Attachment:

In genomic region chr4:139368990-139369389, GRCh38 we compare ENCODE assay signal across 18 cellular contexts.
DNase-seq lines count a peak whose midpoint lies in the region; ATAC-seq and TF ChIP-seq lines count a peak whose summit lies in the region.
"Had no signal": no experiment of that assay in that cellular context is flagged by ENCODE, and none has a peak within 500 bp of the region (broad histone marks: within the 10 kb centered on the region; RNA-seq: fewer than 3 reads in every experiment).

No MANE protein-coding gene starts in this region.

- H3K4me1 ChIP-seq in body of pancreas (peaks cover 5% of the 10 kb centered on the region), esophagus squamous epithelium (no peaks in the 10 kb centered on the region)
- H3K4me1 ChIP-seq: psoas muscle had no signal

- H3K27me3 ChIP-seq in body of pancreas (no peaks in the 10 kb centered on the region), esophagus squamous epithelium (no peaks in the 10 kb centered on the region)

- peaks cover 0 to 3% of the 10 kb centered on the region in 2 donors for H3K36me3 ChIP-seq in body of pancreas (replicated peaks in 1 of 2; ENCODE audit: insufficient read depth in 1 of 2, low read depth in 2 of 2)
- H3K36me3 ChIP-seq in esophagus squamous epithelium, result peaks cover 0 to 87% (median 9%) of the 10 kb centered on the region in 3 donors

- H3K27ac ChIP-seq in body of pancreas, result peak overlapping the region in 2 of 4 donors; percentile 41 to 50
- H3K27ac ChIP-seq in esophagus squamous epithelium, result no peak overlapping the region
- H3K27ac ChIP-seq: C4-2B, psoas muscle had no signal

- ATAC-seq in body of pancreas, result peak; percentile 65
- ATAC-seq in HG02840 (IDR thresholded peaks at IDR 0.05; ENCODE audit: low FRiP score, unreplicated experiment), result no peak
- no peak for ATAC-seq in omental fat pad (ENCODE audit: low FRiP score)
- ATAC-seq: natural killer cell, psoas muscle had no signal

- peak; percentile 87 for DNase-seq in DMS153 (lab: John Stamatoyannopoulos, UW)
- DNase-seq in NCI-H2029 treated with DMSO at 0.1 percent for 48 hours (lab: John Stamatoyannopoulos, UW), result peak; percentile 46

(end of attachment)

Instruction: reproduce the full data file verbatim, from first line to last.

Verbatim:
In genomic region chr4:139368990-139369389, GRCh38 we compare ENCODE assay signal across 18 cellular contexts.
DNase-seq lines count a peak whose midpoint lies in the region; ATAC-seq and TF ChIP-seq lines count a peak whose summit lies in the region.
"Had no signal": no experiment of that assay in that cellular context is flagged by ENCODE, and none has a peak within 500 bp of the region (broad histone marks: within the 10 kb centered on the region; RNA-seq: fewer than 3 reads in every experiment).

No MANE protein-coding gene starts in this region.

- H3K4me1 ChIP-seq in body of pancreas (peaks cover 5% of the 10 kb centered on the region), esophagus squamous epithelium (no peaks in the 10 kb centered on the region)
- H3K4me1 ChIP-seq: psoas muscle had no signal

- H3K27me3 ChIP-seq in body of pancreas (no peaks in the 10 kb centered on the region), esophagus squamous epithelium (no peaks in the 10 kb centered on the region)

- peaks cover 0 to 3% of the 10 kb centered on the region in 2 donors for H3K36me3 ChIP-seq in body of pancreas (replicated peaks in 1 of 2; ENCODE audit: insufficient read depth in 1 of 2, low read depth in 2 of 2)
- H3K36me3 ChIP-seq in esophagus squamous epithelium, result peaks cover 0 to 87% (median 9%) of the 10 kb centered on the region in 3 donors

- H3K27ac ChIP-seq in body of pancreas, result peak overlapping the region in 2 of 4 donors; percentile 41 to 50
- H3K27ac ChIP-seq in esophagus squamous epithelium, result no peak overlapping the region
- H3K27ac ChIP-seq: C4-2B, psoas muscle had no signal

- ATAC-seq in body of pancreas, result peak; percentile 65
- ATAC-seq in HG02840 (IDR thresholded peaks at IDR 0.05; ENCODE audit: low FRiP score, unreplicated experiment), result no peak
- no peak for ATAC-seq in omental fat pad (ENCODE audit: low FRiP score)
- ATAC-seq: natural killer cell, psoas muscle had no signal

- peak; percentile 87 for DNase-seq in DMS153 (lab: John Stamatoyannopoulos, UW)
- DNase-seq in NCI-H2029 treated with DMSO at 0.1 percent for 48 hours (lab: John Stamatoyannopoulos, UW), result peak; percentile 46